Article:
dumping mounted file systems with insufficient space...

Modulok modulok at gmail.com
Fri Aug 1 13:31:28 UTC 2008

>> I can use dump(8) an active, mounted file systems via the -L flag.
>> According to the manual, this first creates a snapshot of the file
>> system, to the .snap directory of the file systems root. What if the
>> file system to be dumped, does not have sufficient free-space to store
>> a snapshot? Can I still safely dump(8) a mounted file system?
> A snapshot doesn't take any significant /extra/ space itself.  Rather it
> consists of marking the state of the system at that time and provides a
> view (via the .snap directory) of that state of the filesystem.  Of course,
> subsequent modifications of the filesystem can cause more space than
> otherwise expected to be used up -- as both the snapshot and the latest
> versions of anything have to be kept around -- but how much impact this has
> depends entirely on the IO traffic characteristics of your particular
> filesystem and cannot be predicted in any useful fashion without a great
> deal more information.
> If snapshots won't work for you, another trick (if you can swing it) is to
> have the data on a RAID1 mirror.  Then you can detach one of the mirrors,
> back it up and then reattach the mirror.  Doing this with gmirror is a
> simple matter of writing about a 10 line shell script.  Other mirroring
> hard/soft-ware may be less cooperative.  However you do it, this will
> involve an extended period while mirrors resynchronise after the backup
> where your file system won't have the desired level of resilience.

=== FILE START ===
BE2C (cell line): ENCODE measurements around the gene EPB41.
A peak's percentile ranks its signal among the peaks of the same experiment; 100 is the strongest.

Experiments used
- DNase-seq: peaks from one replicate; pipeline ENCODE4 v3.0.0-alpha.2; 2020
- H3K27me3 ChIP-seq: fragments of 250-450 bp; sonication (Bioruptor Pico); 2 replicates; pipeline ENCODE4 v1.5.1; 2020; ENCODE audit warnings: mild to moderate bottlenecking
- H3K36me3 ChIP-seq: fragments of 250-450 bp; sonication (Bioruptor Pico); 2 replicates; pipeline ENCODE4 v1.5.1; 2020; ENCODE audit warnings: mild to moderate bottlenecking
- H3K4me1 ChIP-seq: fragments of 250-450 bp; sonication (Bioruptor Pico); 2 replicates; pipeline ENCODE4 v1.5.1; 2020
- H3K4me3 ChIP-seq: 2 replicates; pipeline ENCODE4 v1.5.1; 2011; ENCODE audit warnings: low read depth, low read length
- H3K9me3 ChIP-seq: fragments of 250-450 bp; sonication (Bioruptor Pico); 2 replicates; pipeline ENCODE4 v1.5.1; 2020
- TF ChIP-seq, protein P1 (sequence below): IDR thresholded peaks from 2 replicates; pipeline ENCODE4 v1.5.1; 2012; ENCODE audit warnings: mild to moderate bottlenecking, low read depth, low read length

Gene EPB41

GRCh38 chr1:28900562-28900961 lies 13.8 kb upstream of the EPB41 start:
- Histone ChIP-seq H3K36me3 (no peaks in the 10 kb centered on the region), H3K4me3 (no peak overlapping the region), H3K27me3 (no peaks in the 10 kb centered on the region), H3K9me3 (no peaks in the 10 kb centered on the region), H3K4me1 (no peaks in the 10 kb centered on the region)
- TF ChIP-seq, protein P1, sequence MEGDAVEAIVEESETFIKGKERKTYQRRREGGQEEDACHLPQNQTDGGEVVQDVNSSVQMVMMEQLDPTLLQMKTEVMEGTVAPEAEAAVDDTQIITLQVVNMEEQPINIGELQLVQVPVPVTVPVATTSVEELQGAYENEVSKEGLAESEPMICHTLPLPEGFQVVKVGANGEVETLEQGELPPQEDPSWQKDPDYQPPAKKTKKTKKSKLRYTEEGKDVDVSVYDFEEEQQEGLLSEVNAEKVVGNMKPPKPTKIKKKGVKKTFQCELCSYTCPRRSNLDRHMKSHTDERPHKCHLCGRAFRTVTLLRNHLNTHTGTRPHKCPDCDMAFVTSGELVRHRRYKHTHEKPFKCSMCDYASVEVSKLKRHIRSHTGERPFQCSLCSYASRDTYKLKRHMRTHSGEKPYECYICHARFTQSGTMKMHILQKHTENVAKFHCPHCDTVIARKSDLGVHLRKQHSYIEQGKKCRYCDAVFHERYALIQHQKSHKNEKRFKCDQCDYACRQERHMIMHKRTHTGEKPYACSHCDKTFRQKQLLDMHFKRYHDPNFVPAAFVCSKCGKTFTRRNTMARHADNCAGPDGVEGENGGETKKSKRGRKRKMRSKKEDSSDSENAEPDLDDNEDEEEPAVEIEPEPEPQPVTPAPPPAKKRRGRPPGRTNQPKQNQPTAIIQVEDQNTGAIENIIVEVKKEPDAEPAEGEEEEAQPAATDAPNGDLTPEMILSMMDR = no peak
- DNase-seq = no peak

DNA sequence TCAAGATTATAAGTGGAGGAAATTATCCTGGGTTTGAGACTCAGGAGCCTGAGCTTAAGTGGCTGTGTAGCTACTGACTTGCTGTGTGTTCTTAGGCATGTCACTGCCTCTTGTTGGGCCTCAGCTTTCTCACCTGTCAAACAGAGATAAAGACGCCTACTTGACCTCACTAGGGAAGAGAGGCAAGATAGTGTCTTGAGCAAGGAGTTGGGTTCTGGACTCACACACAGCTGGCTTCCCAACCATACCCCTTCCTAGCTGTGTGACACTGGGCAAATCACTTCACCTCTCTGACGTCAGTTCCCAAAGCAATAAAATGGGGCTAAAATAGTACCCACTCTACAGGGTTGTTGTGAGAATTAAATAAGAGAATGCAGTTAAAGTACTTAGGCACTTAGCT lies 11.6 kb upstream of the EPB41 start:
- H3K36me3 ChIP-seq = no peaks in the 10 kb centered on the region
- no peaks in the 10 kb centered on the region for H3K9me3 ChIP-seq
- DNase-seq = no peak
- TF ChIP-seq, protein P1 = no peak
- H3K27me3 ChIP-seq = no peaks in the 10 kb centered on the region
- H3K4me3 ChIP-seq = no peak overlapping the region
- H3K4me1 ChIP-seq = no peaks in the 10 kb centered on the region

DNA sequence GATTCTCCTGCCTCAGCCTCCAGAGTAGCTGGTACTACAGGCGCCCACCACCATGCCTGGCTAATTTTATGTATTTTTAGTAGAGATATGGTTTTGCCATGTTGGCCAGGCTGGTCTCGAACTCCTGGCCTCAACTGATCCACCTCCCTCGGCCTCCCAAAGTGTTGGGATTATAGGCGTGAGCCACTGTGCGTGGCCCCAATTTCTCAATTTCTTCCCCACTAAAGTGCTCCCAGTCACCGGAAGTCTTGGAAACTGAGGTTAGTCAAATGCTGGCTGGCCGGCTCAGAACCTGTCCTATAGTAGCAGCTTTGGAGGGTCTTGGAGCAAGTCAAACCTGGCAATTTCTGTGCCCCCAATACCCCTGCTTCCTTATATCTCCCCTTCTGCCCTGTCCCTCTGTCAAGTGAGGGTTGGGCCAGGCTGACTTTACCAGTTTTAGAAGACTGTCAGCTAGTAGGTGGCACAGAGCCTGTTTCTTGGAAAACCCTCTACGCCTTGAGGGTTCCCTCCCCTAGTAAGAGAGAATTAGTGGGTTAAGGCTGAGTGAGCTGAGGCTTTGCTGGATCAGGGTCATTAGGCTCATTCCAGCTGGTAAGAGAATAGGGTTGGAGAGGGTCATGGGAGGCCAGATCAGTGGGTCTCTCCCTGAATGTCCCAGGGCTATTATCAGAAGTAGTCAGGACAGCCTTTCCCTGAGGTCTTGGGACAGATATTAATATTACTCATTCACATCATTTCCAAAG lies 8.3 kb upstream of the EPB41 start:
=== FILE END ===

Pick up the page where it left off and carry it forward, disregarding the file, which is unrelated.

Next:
> If you can't use snapshots, can't split the mirror and you can't unmount
> the filesystem, then the next best thing is to make the filesystem as
> quiescent as possible. Basically, shut down any processes using the
> filesystem.  That's probably as unacceptable as any of the other
> alternatives  -- in which case, you can still go ahead and dump the
> filesystem, but don't expect the  generated dump to be 100% consistent.
> It  will be 'good enough' for some purposes, but files actively involved
> in IO at  the time the dump is made are likely to be corrupted.
> 	Cheers,
> 	Matthew
> --
> Dr Matthew J Seaman MA, D.Phil.                   7 Priory Courtyard
>                                                   Flat 3
> PGP: http://www.infracaninophile.co.uk/pgpkey     Ramsgate
>                                                   Kent, CT11 9PW

Thank you for the clarification about snapshots, Matthew. I went with
a dump to another disk and it worked out without any problems :)


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